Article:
You probably will ask: "Isn't that a loophole in China's legal system?" My answer is no. In my humble opinion, it has a lot to do with the Chinese philosophy: We are a people who don't believe in absoluteness. Instead, we believe in mildness and moderation. Government officials are Chinese, so they cannot be exempt from such thinking.

More importantly,the communists are fully aware of the fact that, in today's information age, academia needs to search for information online, and businesspersons need to communicate with their clients using web-based mail services such as gmail. If completely blocked,none of these could be done in this country. Then the nation's cultural development would stall, economy collapse and people's livelihood destroyed. If that happened, what would be the purpose of building a clean and secured country?

I assume that the communists also feel somewhat guilty for blocking the international websites, but they are simply too incompetent to find better ways to "protect" the virtual space of such a vast country like China with varying levels of development in different parts and in different fields.

Why would they feel guilty? Because like many generations of Chinese born after the WWII, they were also repeatedly taught and constantly reminded of since early childhood that it is the arrogance and ignorance of the late Qing Dynasty(1616-1912)rulers who hermetically sealed off the nation from the rest of the world, plunging the nation into 100 years' of impoverishment,debility and repeated foreign aggression, and that China cannot afford another darkest period in her history. It is their conscience that tells them, if completely blocking international websites, they would be the modern-day Qing Dynasty rulers. They surely know what would come next. Trust me, they don't want to be that sinner!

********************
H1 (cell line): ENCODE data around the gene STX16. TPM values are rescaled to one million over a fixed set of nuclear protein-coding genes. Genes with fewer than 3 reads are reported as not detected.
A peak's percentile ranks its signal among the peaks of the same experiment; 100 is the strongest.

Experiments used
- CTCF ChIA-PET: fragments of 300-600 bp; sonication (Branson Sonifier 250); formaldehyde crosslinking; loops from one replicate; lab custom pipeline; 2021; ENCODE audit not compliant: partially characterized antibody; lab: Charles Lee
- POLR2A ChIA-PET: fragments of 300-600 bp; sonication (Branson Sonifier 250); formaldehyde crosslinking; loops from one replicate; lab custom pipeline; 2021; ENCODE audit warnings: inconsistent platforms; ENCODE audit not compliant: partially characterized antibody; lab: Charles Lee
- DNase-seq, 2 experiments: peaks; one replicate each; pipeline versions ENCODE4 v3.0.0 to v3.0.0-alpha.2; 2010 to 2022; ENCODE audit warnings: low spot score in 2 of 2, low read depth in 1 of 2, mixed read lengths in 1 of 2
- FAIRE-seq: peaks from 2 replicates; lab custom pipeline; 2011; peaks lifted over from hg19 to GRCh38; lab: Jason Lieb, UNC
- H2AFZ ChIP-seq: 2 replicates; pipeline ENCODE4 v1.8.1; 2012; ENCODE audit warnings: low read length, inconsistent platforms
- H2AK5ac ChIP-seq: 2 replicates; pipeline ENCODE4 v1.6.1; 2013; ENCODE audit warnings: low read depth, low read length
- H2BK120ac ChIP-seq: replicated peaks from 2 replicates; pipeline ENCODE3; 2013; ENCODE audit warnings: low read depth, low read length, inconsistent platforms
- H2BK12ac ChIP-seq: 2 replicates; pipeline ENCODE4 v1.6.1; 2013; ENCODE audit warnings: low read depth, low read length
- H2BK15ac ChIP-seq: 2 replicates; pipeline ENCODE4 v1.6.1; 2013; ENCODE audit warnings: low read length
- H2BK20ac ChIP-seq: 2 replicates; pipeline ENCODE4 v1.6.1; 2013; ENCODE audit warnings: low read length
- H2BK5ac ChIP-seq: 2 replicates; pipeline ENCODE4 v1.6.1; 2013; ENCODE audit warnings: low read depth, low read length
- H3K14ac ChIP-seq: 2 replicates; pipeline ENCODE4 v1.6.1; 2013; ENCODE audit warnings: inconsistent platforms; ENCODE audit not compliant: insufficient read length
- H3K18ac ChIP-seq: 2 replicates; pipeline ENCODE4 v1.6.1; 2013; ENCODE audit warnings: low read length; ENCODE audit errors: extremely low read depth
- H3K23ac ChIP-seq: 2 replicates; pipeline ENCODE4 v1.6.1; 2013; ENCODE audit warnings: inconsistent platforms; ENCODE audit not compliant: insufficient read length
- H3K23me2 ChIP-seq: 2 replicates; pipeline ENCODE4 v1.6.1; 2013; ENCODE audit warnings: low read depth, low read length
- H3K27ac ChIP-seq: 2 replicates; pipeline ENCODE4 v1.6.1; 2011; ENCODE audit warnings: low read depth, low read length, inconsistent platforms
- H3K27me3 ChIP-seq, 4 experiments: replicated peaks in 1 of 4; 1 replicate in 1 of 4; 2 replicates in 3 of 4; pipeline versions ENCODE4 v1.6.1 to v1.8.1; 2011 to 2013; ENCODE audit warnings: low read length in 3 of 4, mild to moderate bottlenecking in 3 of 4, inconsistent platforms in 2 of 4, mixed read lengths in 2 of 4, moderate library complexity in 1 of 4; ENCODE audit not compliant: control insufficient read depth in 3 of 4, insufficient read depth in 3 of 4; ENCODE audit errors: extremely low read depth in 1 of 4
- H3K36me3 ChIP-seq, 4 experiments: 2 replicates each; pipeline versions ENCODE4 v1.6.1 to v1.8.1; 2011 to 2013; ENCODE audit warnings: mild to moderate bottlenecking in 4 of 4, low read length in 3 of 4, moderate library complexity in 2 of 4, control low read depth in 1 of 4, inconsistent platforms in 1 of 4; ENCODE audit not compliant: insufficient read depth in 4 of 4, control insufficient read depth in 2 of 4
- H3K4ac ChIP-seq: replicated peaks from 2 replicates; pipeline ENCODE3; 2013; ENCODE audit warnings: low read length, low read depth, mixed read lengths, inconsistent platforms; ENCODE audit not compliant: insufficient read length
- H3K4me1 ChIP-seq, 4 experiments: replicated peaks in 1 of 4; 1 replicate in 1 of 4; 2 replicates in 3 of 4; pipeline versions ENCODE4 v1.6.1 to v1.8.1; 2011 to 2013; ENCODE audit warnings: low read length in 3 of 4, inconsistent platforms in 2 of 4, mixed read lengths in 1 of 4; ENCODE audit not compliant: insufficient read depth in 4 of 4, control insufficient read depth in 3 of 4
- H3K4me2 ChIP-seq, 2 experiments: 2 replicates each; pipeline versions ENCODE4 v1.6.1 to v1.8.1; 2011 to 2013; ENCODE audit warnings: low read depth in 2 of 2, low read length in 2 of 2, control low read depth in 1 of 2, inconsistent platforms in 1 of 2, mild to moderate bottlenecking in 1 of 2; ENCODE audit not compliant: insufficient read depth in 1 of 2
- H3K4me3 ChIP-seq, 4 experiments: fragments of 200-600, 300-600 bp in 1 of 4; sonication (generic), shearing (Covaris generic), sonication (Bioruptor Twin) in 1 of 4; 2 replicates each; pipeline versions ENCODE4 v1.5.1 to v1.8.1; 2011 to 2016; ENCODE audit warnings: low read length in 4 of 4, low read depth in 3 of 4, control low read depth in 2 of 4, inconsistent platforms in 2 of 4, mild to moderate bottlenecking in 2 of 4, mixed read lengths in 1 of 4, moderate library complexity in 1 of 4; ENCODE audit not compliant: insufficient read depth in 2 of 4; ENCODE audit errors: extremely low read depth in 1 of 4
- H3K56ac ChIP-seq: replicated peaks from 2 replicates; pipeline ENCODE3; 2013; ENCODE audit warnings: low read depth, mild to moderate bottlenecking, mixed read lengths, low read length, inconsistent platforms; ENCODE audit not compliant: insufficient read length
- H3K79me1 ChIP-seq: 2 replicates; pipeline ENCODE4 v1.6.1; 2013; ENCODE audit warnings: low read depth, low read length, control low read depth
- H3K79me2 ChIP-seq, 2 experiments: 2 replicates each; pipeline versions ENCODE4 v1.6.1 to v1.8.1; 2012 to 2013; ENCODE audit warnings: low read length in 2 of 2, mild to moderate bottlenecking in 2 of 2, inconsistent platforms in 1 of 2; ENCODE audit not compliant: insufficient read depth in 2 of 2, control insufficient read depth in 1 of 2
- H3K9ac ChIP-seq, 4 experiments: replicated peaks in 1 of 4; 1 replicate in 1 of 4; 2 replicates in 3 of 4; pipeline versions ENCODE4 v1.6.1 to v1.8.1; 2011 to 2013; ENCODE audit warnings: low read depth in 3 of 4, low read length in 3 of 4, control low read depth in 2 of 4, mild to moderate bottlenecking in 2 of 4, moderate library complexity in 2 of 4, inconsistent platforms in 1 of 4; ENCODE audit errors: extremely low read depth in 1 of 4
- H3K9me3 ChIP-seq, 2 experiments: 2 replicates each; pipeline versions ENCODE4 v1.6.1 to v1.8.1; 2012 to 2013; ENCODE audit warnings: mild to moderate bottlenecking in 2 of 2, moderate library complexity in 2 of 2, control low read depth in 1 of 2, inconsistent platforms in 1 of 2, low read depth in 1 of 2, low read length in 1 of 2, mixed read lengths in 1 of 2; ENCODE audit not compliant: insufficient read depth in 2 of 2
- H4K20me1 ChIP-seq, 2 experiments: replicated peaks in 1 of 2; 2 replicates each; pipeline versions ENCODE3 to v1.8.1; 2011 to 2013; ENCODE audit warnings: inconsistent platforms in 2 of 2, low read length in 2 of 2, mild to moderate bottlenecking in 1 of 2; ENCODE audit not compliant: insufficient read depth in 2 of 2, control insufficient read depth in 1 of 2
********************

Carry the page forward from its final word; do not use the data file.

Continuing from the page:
Paradoxically,even government's tacit approval doesn't rule out nationwide crackdowns from time to time, particularly when VPN providers publicly advertise their services and competing for clients. Obviously, their omnipresence is viewed by relevant government departments as a blatant challenge to their authority. This is another typical Chinese mentality: We know what you are doing secretly, but just don't flaunt it.

That said,I'm not justifying that blocking the country's Internet connection with the rest of the world is right. I tried to provide some perspective from where I'm standing.

As for Richard's book, I feel obligated to get a copy. As an avid typewriter collector from China, how can I afford to be left out in the global typewriter revolutionary cause?  To me, with a sufficient supply of used typewriters, US to this typewriter revolution is what the erstwhile Soviet Union is to the proletariat revolution!

Thank you Richard! You have got a fanboy in China. For the next several days, I will be reading it.

And, Ladies and Gentleman, ( drum up )

To prove my allegiance to the typewriter revolutionary cause, I now solemnly proclaim that, from today on, I, Shen Yi (a.k.a Gerard), serve as the General Commander of the China Brigade of the Typewriter Revolution. Let's sabotage from within the Internet Dictatorship!

(I'm expecting deafening applause from typospherians around the world.)


  1. We applaud our new Chinese Station, Shanghai! :D

  2. I'm very glad to see that the book arrived safely. (It just took two weeks, but it's also good to know that you were expecting it so eagerly that it felt like a month.) And I'm pleased that my Chinese characters are legible, though I'm sure they are clumsy.

    Enjoy the book, General Commander!

    1. Thank you General-General-Commander for sending me the book and all the encouragement.

  3. Keep on keeping on Comrade Gerard! :)